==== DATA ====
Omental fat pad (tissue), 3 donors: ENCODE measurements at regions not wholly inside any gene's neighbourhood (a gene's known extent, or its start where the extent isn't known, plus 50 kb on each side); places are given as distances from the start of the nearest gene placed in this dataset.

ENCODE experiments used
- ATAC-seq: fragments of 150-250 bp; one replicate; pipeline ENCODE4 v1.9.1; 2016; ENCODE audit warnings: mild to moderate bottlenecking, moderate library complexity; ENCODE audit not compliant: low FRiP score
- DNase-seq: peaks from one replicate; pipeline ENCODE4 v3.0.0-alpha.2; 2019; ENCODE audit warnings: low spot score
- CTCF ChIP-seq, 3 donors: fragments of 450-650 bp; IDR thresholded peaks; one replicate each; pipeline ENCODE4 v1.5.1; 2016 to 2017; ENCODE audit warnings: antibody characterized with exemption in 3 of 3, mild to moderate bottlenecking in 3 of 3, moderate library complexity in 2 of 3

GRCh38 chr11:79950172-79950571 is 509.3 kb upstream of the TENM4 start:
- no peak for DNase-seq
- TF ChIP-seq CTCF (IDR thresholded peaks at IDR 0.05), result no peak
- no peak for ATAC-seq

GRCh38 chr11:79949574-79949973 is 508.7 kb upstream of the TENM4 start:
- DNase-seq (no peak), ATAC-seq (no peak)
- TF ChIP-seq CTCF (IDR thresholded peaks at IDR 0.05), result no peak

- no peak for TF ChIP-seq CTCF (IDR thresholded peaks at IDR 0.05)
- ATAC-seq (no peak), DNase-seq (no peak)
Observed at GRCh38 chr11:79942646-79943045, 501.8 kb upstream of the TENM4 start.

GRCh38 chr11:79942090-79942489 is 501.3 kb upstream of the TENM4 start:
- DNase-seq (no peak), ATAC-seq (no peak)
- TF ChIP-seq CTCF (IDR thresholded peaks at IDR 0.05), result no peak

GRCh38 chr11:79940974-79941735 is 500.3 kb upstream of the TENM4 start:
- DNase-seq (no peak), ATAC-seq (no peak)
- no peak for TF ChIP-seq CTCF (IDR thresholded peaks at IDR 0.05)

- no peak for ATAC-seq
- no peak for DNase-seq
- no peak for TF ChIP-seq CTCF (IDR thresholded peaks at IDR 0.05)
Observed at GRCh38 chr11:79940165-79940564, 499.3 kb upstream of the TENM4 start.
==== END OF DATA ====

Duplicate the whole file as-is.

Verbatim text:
Omental fat pad (tissue), 3 donors: ENCODE measurements at regions not wholly inside any gene's neighbourhood (a gene's known extent, or its start where the extent isn't known, plus 50 kb on each side); places are given as distances from the start of the nearest gene placed in this dataset.

ENCODE experiments used
- ATAC-seq: fragments of 150-250 bp; one replicate; pipeline ENCODE4 v1.9.1; 2016; ENCODE audit warnings: mild to moderate bottlenecking, moderate library complexity; ENCODE audit not compliant: low FRiP score
- DNase-seq: peaks from one replicate; pipeline ENCODE4 v3.0.0-alpha.2; 2019; ENCODE audit warnings: low spot score
- CTCF ChIP-seq, 3 donors: fragments of 450-650 bp; IDR thresholded peaks; one replicate each; pipeline ENCODE4 v1.5.1; 2016 to 2017; ENCODE audit warnings: antibody characterized with exemption in 3 of 3, mild to moderate bottlenecking in 3 of 3, moderate library complexity in 2 of 3

GRCh38 chr11:79950172-79950571 is 509.3 kb upstream of the TENM4 start:
- no peak for DNase-seq
- TF ChIP-seq CTCF (IDR thresholded peaks at IDR 0.05), result no peak
- no peak for ATAC-seq

GRCh38 chr11:79949574-79949973 is 508.7 kb upstream of the TENM4 start:
- DNase-seq (no peak), ATAC-seq (no peak)
- TF ChIP-seq CTCF (IDR thresholded peaks at IDR 0.05), result no peak

- no peak for TF ChIP-seq CTCF (IDR thresholded peaks at IDR 0.05)
- ATAC-seq (no peak), DNase-seq (no peak)
Observed at GRCh38 chr11:79942646-79943045, 501.8 kb upstream of the TENM4 start.

GRCh38 chr11:79942090-79942489 is 501.3 kb upstream of the TENM4 start:
- DNase-seq (no peak), ATAC-seq (no peak)
- TF ChIP-seq CTCF (IDR thresholded peaks at IDR 0.05), result no peak

GRCh38 chr11:79940974-79941735 is 500.3 kb upstream of the TENM4 start:
- DNase-seq (no peak), ATAC-seq (no peak)
- no peak for TF ChIP-seq CTCF (IDR thresholded peaks at IDR 0.05)

- no peak for ATAC-seq
- no peak for DNase-seq
- no peak for TF ChIP-seq CTCF (IDR thresholded peaks at IDR 0.05)
Observed at GRCh38 chr11:79940165-79940564, 499.3 kb upstream of the TENM4 start.